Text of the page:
|listen||01/29/2016 performance (on bandcamp);
03/04/2016 performance (on bandcamp)
|performance history||01/29/2016 by ASM at the National Opera Center (ASM Has Too Many Hands);
03/04/2016 by ASM at ShapeShifter Lab (Hands Hands Hands Hands)
The title of this piece changed from “sick sense of humor” when it was just the opening melody, to “etude” when I assumed that it would never be finished. I had sketches of three parts: the first eight measures, measures 13 and 14, and measures 25 through 30; I couldn’t decide on the A section melody’s rhythm, and I didn’t know what to do about the left hand (resolve the chord or leave the last note as an augmented fifth). Once it was finally completed, I chose the title to reflect both the tempo and the melancholy spirit.
My intention was to write a solo piano piece, but it languished for years. When we talked at ASM about doing an all-piano show, I thought I could possibly turn it into a duet? It couldn’t hurt.
I started this probably a decade ago. It was a few disconnected measures that went nowhere. It sat on my music stand untouched. I couldn’t get past the way it just sat on one harmonic progression. And it was supposed to be a solo piano piece. Ultimately, I had my breakthrough with it while sitting at a solitary piano in a distant corner of a conference hall in Orlando FL, where I was spending a week for work. I went back to that piano three straight nights for about two hours each time. The piece was literally finished/notated on a plane trip back home. Start-to-finish, the piece probably took me under 10 hours... spread over about as many years.- ASM program notes, 01/29/2016
There are only two places where both pianos play simultaneously, and but for those, this would be a solo piece (since the two pianos alternate). However, the memory I had of the premiere’s performance space was that there was a stage, and one piano would be on the stage and another piano would (effectively) be on the floor, almost in the audience. So this was written so that the extremely quiet and delicate parts are by the piano further away, and the play-as-loud-as-you-can parts are by the piano that should be right next to you. (It turns out that my recollection of the space was completely incorrect, and there was no stage at all – just two pianos on the floor.)
This is a very difficult piece to play. Dexterity-wise, it’s simple. Harmonically, it’s simple (very tonic and dominant, etc). But volume and touch are tricky: the pianissimos should be barely audible, and the quadruple fortes should be driven through the base of the keyboard bed from the player’s shoulders, all the while (for both volume extremes) being uncomfortably slow, with the quarter note at 48. This is supposed to feel like a meditation that is somewhat agonizing, and the amount of air between notes is as important as the volume, so that the accented dissonant tones linger.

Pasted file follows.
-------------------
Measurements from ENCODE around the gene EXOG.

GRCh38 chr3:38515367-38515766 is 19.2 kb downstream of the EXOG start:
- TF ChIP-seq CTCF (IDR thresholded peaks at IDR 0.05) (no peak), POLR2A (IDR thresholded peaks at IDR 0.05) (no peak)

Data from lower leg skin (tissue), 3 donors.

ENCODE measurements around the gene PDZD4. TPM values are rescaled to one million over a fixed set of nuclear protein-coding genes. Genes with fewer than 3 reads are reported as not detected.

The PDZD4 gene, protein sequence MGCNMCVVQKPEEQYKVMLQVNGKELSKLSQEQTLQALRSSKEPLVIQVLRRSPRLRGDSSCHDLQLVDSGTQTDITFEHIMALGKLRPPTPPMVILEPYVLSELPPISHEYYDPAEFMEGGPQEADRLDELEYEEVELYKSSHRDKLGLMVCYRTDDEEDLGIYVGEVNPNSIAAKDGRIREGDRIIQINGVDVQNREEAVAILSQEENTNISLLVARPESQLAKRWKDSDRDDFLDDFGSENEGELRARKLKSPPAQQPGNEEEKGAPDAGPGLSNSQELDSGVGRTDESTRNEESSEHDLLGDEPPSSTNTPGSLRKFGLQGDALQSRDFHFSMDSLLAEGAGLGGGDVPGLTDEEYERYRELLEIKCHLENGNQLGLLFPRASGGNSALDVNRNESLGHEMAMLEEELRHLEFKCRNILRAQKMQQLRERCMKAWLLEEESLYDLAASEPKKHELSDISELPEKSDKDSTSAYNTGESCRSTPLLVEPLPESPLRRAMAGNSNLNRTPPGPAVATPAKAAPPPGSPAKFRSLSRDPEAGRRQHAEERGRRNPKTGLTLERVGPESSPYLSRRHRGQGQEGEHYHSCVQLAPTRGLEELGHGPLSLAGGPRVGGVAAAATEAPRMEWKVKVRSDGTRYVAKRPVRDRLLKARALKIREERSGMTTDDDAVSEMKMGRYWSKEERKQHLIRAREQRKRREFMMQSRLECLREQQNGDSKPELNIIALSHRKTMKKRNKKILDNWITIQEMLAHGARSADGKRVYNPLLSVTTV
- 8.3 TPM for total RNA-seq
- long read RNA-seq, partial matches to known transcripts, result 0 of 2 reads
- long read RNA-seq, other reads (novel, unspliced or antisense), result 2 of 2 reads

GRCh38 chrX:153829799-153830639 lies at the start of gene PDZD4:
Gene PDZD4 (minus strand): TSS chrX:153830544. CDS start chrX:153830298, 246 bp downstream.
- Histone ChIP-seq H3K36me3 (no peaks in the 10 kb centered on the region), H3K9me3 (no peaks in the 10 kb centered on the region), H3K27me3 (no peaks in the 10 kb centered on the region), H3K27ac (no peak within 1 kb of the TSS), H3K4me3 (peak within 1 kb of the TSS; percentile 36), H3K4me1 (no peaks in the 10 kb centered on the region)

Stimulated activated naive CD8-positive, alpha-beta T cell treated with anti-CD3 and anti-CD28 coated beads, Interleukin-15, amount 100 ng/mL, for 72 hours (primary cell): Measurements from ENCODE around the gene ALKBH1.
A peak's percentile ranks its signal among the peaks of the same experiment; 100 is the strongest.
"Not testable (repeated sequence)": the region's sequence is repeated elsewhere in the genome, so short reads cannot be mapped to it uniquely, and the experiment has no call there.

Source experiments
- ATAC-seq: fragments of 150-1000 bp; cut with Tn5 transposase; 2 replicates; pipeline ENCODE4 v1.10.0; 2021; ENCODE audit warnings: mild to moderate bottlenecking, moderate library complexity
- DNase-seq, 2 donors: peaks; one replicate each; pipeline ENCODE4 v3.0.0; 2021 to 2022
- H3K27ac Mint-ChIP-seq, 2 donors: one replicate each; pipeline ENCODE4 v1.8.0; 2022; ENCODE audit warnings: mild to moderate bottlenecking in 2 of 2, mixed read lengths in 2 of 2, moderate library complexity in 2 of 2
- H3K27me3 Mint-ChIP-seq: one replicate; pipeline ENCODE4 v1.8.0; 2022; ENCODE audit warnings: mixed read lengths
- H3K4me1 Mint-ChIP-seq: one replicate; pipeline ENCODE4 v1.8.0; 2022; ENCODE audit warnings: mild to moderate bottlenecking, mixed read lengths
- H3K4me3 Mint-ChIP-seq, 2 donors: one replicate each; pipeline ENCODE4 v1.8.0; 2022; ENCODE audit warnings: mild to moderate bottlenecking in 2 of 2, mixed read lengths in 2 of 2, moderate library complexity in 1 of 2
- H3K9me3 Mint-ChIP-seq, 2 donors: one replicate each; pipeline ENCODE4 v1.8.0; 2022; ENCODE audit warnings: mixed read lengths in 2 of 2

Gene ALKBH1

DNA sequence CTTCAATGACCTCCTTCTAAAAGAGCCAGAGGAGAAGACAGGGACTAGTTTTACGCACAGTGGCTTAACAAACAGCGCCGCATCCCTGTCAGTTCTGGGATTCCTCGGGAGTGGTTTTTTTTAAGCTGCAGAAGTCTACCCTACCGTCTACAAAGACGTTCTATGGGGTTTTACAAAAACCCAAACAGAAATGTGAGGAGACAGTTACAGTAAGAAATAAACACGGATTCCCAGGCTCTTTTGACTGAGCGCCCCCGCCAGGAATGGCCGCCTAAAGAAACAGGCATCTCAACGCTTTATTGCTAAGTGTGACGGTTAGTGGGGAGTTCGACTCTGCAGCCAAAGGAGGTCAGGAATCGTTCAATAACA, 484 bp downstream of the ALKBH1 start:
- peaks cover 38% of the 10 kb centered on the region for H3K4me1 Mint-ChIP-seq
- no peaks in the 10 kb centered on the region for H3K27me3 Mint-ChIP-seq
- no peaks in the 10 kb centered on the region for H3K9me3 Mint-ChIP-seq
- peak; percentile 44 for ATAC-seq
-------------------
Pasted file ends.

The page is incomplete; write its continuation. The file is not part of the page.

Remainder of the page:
The tempo is also deceptive. I could not come up with a good way to notate this, so I put it in the performance notes:
In general, the piece is rubato, but in a specific way:
The main melody of the first section (mm 1 through 10, mm 15 through 22) should be played such that each measure slows a bit at its end (and returns to tempo at the beginning of the next measure). A bit like breathing. Measures 11-12 should be played without that effect.
In the quadruple-forte sections for Piano 2 (mm 13 through 14, mm 25 through 30), the tempo can – and probably should – expand a little bit, but they shouldn’t have that rubato effect either. What’s important in these sections is to emphasize the melody – which is the non-static interior notes of each chord. In terms of dynamics, the ridiculous quadruple-forte is intended to be played as strongly as possible (solidly, all the way to the bottom of the keys, but not in a staccato, stabbing way).
In the second section of the piece, at rehearsal letter B (m 31), the tempo can speed up slightly so the section moves a bit more, but it needn’t have the rubato effect that plagues the melody of the first section. This should be the same through rehearsal letter C (in both pianos), until the re-statement beginning at rehearsal letter D.
I’m not a pedal snob – you’re welcome to pedal freely throughout. My only ask is that the quadruple-forte sections not become giant blurs of sound; so maybe don’t worry about pedaling in those sections.
A precise recording of this probably relies on specific instruments and specific performance spaces. Nevertheless, it was played quite nicely by Rene Denis and Theresa Rosas at both performances, on different pianos in different spaces.